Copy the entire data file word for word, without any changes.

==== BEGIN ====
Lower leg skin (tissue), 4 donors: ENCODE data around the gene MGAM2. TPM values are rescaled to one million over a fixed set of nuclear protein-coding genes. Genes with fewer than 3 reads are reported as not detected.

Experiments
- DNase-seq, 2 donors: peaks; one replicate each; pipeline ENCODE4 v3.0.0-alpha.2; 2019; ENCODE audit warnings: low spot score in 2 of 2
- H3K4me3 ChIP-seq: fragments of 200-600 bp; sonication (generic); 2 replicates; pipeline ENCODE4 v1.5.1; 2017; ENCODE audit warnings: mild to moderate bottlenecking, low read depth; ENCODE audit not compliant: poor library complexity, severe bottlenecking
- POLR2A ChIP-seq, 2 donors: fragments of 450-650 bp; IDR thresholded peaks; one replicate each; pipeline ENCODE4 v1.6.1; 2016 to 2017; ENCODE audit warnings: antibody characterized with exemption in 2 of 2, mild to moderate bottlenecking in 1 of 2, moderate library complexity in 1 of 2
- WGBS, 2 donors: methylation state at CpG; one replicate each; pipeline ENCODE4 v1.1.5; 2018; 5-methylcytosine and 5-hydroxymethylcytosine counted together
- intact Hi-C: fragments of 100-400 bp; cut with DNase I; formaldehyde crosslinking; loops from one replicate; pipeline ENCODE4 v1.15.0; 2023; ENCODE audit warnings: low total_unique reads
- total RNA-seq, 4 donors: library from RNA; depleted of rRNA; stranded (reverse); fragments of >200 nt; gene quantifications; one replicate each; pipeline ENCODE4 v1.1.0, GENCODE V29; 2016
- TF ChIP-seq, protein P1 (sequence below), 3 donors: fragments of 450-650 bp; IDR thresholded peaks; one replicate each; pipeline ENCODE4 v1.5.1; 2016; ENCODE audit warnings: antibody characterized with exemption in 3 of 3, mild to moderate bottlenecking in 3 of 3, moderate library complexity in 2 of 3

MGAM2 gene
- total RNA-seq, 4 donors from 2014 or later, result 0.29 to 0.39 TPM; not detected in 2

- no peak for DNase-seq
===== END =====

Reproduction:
Lower leg skin (tissue), 4 donors: ENCODE data around the gene MGAM2. TPM values are rescaled to one million over a fixed set of nuclear protein-coding genes. Genes with fewer than 3 reads are reported as not detected.

Experiments
- DNase-seq, 2 donors: peaks; one replicate each; pipeline ENCODE4 v3.0.0-alpha.2; 2019; ENCODE audit warnings: low spot score in 2 of 2
- H3K4me3 ChIP-seq: fragments of 200-600 bp; sonication (generic); 2 replicates; pipeline ENCODE4 v1.5.1; 2017; ENCODE audit warnings: mild to moderate bottlenecking, low read depth; ENCODE audit not compliant: poor library complexity, severe bottlenecking
- POLR2A ChIP-seq, 2 donors: fragments of 450-650 bp; IDR thresholded peaks; one replicate each; pipeline ENCODE4 v1.6.1; 2016 to 2017; ENCODE audit warnings: antibody characterized with exemption in 2 of 2, mild to moderate bottlenecking in 1 of 2, moderate library complexity in 1 of 2
- WGBS, 2 donors: methylation state at CpG; one replicate each; pipeline ENCODE4 v1.1.5; 2018; 5-methylcytosine and 5-hydroxymethylcytosine counted together
- intact Hi-C: fragments of 100-400 bp; cut with DNase I; formaldehyde crosslinking; loops from one replicate; pipeline ENCODE4 v1.15.0; 2023; ENCODE audit warnings: low total_unique reads
- total RNA-seq, 4 donors: library from RNA; depleted of rRNA; stranded (reverse); fragments of >200 nt; gene quantifications; one replicate each; pipeline ENCODE4 v1.1.0, GENCODE V29; 2016
- TF ChIP-seq, protein P1 (sequence below), 3 donors: fragments of 450-650 bp; IDR thresholded peaks; one replicate each; pipeline ENCODE4 v1.5.1; 2016; ENCODE audit warnings: antibody characterized with exemption in 3 of 3, mild to moderate bottlenecking in 3 of 3, moderate library complexity in 2 of 3

MGAM2 gene
- total RNA-seq, 4 donors from 2014 or later, result 0.29 to 0.39 TPM; not detected in 2

- no peak for DNase-seq